construction of the 16th c. enceinte, three main gates gave way to
the countryside. They were barrel vaulted porticos situated in the neck of the
bastions, below their lower terraces, in order to be protected by their powder
guns. The inner (towards the city) gates of these porticos had the form of
impressive Renaissance-style facades, decorated with emblems, coats of arms and
architectural sculptures, while the outer (towards the moat) gates, were
simplified arched openings into the inclined outer masonry.
The portico which helped the way to the eastern countryside was constructed in 1565 by the General Paolo Zorzi in the neck of the Vitturi Bastion and was dedicated to Saint George. It led from the level of the Square of Mars (actually Liberty Square), where a Renaissance-style facade was constructed, down to the level of the eastern moat. The facade towards the city was damaged by the earthquake of 1856 and it was finally demolished in 1917.
The portico which led to the southern countryside was opened in the neck of the Jesu Bastion, in the years of the Governor Zuanne Mocenigo (1587). The facade towards the city has an elaborated Renaissance style with a rich entablature. Over the outer (towards the moat) gate, there is a relief slab with the lion of St. Marc and coats of arms below a medallion with the gothic symbol of Jesus (JHS).
The portico of Pantocrator, which was built in the years of the Doge Pietro Loredan (1567-1570), according to the coat of arms of the outer gate, led to the Southwest. Its facade towards the city had a revetment with dressed limestone. The slabs with the relief lions and the medallions with the figure of the Pantocrator on both the inner and outer facades of the portico are intact, with the exception of a small part of the lion-slab on the inner facade.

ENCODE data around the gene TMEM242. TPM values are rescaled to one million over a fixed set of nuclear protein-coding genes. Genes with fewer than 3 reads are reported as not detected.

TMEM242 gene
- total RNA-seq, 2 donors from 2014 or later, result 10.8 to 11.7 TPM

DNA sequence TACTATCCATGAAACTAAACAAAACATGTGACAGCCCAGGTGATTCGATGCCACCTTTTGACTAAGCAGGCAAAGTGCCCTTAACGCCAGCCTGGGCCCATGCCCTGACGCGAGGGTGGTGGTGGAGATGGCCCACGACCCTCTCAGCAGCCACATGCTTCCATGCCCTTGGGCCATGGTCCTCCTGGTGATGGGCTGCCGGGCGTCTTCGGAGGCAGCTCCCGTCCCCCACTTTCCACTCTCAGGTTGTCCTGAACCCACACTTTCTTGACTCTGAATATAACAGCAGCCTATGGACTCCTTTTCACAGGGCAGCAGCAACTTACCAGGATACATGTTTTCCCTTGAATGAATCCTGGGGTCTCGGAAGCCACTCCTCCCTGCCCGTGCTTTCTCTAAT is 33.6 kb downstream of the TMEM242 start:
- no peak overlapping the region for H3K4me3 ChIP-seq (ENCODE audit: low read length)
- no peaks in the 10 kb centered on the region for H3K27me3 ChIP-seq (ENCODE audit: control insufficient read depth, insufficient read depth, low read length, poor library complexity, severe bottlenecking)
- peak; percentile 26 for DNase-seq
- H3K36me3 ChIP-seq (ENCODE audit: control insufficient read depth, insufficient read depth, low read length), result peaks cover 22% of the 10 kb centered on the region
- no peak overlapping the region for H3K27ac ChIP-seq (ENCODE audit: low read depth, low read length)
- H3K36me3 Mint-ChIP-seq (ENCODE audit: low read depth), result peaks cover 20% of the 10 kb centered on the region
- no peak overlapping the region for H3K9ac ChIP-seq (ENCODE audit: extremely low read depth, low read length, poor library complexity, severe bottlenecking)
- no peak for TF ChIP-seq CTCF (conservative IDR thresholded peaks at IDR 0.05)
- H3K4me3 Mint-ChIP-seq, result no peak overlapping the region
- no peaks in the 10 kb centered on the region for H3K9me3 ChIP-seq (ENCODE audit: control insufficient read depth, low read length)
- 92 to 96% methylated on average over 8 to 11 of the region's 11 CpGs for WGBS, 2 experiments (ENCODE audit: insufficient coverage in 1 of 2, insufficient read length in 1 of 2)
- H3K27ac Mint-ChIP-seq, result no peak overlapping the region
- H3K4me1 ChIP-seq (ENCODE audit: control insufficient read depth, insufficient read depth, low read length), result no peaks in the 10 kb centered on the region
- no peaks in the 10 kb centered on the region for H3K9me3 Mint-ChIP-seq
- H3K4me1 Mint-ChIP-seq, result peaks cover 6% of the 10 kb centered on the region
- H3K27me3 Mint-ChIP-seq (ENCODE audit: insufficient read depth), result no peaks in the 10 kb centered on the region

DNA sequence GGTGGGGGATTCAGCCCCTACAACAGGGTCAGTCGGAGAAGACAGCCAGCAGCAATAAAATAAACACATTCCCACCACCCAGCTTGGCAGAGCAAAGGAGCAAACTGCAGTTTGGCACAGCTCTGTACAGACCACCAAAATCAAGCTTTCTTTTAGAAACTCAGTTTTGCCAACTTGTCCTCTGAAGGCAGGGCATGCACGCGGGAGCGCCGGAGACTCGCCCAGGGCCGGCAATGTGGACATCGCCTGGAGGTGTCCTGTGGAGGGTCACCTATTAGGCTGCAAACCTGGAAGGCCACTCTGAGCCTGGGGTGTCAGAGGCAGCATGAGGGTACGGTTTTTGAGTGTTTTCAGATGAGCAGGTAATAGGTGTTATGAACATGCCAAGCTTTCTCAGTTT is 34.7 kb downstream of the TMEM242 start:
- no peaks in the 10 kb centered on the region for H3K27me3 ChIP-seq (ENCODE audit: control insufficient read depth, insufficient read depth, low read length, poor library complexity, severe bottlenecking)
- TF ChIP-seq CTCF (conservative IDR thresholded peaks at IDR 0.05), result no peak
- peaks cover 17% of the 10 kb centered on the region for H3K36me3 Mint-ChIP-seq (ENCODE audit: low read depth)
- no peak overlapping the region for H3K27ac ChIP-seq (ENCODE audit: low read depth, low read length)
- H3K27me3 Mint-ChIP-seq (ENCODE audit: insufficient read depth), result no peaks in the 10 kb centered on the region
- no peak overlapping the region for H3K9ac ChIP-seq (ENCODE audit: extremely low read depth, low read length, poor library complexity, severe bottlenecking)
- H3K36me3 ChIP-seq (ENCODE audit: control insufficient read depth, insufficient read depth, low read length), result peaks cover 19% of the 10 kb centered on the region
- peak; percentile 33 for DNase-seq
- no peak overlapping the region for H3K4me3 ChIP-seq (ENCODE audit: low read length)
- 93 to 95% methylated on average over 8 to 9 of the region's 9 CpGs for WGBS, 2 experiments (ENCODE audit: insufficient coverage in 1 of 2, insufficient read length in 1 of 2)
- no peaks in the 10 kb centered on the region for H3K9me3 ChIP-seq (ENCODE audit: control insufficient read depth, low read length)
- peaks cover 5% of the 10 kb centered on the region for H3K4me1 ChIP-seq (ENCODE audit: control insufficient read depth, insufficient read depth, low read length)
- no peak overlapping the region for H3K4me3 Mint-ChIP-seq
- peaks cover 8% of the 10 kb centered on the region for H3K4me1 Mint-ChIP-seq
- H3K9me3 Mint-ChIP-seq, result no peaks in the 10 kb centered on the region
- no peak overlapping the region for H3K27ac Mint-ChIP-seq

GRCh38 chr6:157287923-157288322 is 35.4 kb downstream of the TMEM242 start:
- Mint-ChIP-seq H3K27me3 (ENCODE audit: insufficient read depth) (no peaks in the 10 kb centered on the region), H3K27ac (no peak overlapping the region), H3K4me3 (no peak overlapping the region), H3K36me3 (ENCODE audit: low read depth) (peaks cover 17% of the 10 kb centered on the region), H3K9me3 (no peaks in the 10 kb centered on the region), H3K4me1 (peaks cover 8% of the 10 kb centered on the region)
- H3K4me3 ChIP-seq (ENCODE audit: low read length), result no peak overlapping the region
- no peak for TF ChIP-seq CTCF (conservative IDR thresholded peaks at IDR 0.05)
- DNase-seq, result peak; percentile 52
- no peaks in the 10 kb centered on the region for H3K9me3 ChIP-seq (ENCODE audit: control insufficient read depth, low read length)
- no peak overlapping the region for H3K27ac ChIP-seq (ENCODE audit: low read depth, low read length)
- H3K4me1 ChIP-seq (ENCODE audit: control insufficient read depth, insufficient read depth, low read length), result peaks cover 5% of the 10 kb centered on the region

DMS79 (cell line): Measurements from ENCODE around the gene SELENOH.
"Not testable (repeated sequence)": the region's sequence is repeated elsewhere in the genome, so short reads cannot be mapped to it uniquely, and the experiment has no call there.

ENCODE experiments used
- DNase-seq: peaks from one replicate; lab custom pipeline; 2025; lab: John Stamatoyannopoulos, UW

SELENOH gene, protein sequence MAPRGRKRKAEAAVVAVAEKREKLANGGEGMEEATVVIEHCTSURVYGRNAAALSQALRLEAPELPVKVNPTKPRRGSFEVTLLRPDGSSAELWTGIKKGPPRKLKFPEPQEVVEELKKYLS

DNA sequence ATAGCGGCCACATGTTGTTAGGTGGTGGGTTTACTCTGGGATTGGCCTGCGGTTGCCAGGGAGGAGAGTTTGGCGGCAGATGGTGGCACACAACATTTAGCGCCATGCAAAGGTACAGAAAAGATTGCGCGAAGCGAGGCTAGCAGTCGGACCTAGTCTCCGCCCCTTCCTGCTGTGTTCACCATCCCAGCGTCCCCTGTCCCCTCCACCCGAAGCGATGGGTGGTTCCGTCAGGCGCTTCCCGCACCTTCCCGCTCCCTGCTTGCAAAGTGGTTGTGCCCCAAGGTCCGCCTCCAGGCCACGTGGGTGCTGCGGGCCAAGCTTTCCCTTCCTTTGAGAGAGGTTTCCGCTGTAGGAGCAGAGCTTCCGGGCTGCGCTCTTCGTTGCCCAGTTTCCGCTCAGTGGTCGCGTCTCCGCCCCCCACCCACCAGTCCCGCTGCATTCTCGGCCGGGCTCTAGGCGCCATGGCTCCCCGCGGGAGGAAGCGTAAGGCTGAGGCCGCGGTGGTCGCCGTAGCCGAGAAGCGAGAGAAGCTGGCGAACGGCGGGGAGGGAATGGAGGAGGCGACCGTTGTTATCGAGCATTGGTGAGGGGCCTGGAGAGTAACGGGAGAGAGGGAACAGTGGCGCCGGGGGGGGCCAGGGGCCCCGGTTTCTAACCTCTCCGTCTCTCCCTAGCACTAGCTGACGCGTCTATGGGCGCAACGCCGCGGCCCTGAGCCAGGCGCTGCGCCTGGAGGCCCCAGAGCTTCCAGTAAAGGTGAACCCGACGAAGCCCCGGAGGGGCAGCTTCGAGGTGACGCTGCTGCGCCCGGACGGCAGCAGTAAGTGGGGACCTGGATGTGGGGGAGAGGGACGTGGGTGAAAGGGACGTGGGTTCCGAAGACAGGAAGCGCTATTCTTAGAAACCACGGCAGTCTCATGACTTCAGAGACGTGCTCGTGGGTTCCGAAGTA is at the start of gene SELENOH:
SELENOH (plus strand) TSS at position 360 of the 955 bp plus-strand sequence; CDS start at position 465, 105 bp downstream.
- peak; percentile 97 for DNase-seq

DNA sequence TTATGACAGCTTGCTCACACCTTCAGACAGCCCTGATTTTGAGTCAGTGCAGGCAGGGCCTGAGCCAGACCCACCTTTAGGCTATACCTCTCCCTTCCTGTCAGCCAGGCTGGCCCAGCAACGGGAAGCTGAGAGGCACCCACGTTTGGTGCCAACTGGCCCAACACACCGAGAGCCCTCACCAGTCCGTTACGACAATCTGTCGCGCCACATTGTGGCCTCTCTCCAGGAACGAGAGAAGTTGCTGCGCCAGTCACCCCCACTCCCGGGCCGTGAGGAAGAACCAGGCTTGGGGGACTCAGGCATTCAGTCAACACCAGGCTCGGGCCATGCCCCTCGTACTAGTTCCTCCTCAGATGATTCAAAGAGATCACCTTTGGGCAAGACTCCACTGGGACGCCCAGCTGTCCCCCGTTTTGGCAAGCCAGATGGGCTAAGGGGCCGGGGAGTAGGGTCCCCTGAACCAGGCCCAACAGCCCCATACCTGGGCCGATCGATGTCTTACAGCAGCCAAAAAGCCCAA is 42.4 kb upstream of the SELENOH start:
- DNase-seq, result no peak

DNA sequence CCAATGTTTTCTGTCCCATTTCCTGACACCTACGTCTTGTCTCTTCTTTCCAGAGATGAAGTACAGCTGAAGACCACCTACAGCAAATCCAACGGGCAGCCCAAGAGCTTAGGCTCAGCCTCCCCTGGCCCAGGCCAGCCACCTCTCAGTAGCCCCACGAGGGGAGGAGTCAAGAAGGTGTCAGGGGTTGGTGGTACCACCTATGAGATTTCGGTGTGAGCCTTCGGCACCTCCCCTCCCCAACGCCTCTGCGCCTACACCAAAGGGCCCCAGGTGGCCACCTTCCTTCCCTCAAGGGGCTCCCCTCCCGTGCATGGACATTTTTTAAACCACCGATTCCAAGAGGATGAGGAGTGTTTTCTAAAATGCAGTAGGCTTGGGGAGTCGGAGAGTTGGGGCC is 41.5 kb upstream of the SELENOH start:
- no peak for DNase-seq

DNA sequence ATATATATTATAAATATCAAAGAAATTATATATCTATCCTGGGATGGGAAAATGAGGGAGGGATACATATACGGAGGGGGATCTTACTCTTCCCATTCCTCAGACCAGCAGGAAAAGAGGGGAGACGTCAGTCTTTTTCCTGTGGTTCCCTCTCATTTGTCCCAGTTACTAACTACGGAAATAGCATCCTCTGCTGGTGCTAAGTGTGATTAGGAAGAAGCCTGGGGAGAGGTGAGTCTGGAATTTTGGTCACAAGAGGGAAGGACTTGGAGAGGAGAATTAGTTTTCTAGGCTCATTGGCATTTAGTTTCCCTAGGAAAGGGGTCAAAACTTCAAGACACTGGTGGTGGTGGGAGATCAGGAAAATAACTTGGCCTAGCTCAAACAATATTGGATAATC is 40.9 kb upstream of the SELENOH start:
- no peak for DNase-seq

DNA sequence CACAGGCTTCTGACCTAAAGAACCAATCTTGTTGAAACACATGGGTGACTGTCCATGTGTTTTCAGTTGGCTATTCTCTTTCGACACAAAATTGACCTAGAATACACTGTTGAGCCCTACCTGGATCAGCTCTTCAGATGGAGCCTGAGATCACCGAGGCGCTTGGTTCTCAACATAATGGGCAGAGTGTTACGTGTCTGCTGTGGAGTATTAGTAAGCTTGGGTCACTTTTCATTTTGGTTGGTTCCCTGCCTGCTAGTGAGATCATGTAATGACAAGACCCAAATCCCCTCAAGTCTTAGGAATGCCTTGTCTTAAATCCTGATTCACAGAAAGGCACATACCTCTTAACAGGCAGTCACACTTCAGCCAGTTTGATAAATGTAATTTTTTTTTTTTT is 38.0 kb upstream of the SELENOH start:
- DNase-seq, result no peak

Porticos were also opened in the coastal Bastions of Saint Andrew towards the west and Sabbionara towards the East. A third portico led to the golf of Dermatas. Of them only the portico of Sabbionara has survived intact. Inside the harbor there existed the Gate of the Mole and the Gate of the Arsenals. They are both demolished today.
The facade of the Jesu Gate
The most impressive facade was that of the gate of the Jesu Bastion, leading to the South. The main portico of the Gate is flanked by two subsidiary chambers, with lower quadrangular doors under relieving openings. The facade ends up in a rich entablature, decorated with a frieze of triglyphs and relief metopes, depicting lions, rosaces, heads of oxen and trophies. The authentic metopes and other relief parts were replaced with accurate copies in 2013; the prototypes, corroded by the urban pollutants, are exhibited here. A gold-plated inscription of the general Zuanne Mocenigo (1587) is still in its original place in the middle of the frieze.
The facade of the gate of St. George
Of the portico of St. George, which was constructed in 1565 in the neck of the Vitturi Bastion leading to the eastern moat, only a part, including the external (towards the moat) arched gate has survived. The facade towards the city’s interior, built in the Renaissance style, was demolished in 1917, being already ruined by the earthquake of 1856. Of its sculptural decoration have survived a medallion depicting St. George on a horseback and another bearing coats of arms, exhibited today in the Historical Museum of Crete. Two partly preserved medallions, which are exhibited here, could be attributed to the inner facade. One of them depicts a lion holding an open gospel, as did the medallion on the right side of the facade. The other is probably part of the second medallion bearing coats of arms.
|4. The fortifications of Candia
|4.1 The older enceinte of Candia
|4.2 The fortifications of the 16th c.
|4.2.1 The Bastions
|4.2.2. The Gates of Candia
|4.2.3 The coats of arms and the emblems
|4.3 The fortification walls through the centuries